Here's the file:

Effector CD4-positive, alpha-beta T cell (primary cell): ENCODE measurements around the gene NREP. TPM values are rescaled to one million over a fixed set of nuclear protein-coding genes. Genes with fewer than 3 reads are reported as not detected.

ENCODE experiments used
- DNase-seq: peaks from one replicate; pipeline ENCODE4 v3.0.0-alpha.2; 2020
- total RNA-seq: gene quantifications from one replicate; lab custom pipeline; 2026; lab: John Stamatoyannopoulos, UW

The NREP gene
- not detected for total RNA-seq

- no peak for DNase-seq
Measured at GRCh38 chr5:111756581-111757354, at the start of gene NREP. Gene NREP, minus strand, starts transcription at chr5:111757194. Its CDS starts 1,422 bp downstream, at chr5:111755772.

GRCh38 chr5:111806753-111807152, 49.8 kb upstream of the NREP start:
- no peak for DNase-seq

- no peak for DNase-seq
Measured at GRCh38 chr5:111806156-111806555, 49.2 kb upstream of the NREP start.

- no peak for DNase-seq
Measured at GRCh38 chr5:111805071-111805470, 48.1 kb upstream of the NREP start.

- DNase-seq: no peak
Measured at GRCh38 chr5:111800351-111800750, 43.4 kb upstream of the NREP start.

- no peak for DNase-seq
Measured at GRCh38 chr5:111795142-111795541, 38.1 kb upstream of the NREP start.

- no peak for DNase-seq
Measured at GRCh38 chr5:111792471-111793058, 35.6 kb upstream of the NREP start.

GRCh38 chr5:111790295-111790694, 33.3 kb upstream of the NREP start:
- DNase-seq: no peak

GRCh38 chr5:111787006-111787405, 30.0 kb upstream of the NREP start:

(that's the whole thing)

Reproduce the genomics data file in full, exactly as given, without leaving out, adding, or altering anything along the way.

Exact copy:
Effector CD4-positive, alpha-beta T cell (primary cell): ENCODE measurements around the gene NREP. TPM values are rescaled to one million over a fixed set of nuclear protein-coding genes. Genes with fewer than 3 reads are reported as not detected.

ENCODE experiments used
- DNase-seq: peaks from one replicate; pipeline ENCODE4 v3.0.0-alpha.2; 2020
- total RNA-seq: gene quantifications from one replicate; lab custom pipeline; 2026; lab: John Stamatoyannopoulos, UW

The NREP gene
- not detected for total RNA-seq

- no peak for DNase-seq
Measured at GRCh38 chr5:111756581-111757354, at the start of gene NREP. Gene NREP, minus strand, starts transcription at chr5:111757194. Its CDS starts 1,422 bp downstream, at chr5:111755772.

GRCh38 chr5:111806753-111807152, 49.8 kb upstream of the NREP start:
- no peak for DNase-seq

- no peak for DNase-seq
Measured at GRCh38 chr5:111806156-111806555, 49.2 kb upstream of the NREP start.

- no peak for DNase-seq
Measured at GRCh38 chr5:111805071-111805470, 48.1 kb upstream of the NREP start.

- DNase-seq: no peak
Measured at GRCh38 chr5:111800351-111800750, 43.4 kb upstream of the NREP start.

- no peak for DNase-seq
Measured at GRCh38 chr5:111795142-111795541, 38.1 kb upstream of the NREP start.

- no peak for DNase-seq
Measured at GRCh38 chr5:111792471-111793058, 35.6 kb upstream of the NREP start.

GRCh38 chr5:111790295-111790694, 33.3 kb upstream of the NREP start:
- DNase-seq: no peak

GRCh38 chr5:111787006-111787405, 30.0 kb upstream of the NREP start: